4. Planting during adverse conditions for seed germination and seedling development. It is not recommended to plant when bad weather is imminent (i.e. forecasted cool and/or wet weather); however, an in-furrow application can protect against seedling disease. The protection from in-furrow applications is superior to seed treatments alone, but this protection will not last forever, and will deteriorate over time during severe conditions.
  5. Reduced seeding rates (three seeds per foot or less). Fewer seeds mean fewer plants; therefore, it is important to protect those seed. Consider using an in-furrow fungicide when reducing the seeding rate to three seeds per foot or less.

After deciding to make an in-furrow application, the next question is: What product to use? It is important to determine what pathogens to target with your application. In Louisiana, seedling disease is usually caused by Rhizoctonia solani, Fusarium spp., and/or Pythium spp.

Rhizoctonia is pathogenic over a wide temperature range, while Pythium is most active during cool, wet conditions. In problem fields make a note of what conditions are occurring when disease epidemics are most severe. This observation will help implicate the pathogens involved. Plant samples from infected plants can be used to identify the pathogens responsible. For additional information about identifying these pathogens, contact you local county agent or your consultant.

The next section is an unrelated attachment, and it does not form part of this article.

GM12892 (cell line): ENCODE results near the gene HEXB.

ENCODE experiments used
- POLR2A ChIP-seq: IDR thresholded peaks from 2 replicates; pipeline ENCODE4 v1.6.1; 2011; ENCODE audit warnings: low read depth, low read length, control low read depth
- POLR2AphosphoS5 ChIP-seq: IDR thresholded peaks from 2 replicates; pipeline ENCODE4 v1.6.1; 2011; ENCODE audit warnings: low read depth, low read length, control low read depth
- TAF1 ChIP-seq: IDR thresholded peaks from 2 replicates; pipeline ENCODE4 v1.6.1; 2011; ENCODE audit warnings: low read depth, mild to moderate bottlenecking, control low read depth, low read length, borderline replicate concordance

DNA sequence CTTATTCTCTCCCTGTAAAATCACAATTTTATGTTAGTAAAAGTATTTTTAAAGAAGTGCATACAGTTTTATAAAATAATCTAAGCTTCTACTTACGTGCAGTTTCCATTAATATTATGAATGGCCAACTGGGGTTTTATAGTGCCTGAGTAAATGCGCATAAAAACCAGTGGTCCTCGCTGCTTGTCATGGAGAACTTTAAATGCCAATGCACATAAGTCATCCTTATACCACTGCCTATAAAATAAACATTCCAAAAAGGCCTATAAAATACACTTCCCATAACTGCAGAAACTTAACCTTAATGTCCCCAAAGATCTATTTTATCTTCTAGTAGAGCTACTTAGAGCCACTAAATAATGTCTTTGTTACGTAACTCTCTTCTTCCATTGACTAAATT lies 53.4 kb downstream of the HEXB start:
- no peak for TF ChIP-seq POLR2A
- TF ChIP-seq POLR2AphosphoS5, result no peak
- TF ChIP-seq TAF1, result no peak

The most predominant pathogen affecting Louisiana's cotton is Rhizoctonia solani; therefore, a product providing protection against this pathogen is always necessary. When cool, wet weather exists, a product providing protection against Pythium spp. should be added. Eliminating the need for a product effective against Pythium will save the producer around $4 per acre. There are a vast array of products and formulations of fungicides available. Prices also vary considerably; therefore, be sure you are using the product you need, and not spending money unnecessarily.

Another consideration is the formulation. In most cases, the protection provided by a liquid or granule formulation of the same active ingredient would not differ. However, liquid formulations offer several advantages. Liquids provide better coverage and give producers more tank-mix options. For example, the active ingredients in granule products can be applied only at either a high or low rate. However, liquid tank mixes can deliver the desired rate of each product (i.e. high rate for Rhizoctonia and a low rate for Pythium). In addition, there are more liquid products on the market, which increases competition and potentially reduces costs.

When can you reduce the rate? Fungicide rates can be reduced according to the situation at planting. For example, lower rates should be considered when planting in late April. In general, as conditions favor seed germination and the weather stabilizes, the benefits of an in-furrow application diminish.

The major objective is to minimize risk. Consider field history, the pathogens involved, the conditions at planting, and what conditions are likely to occur several weeks after planting.

Boyd Padgett is a LSU AgCenter plant pathologist.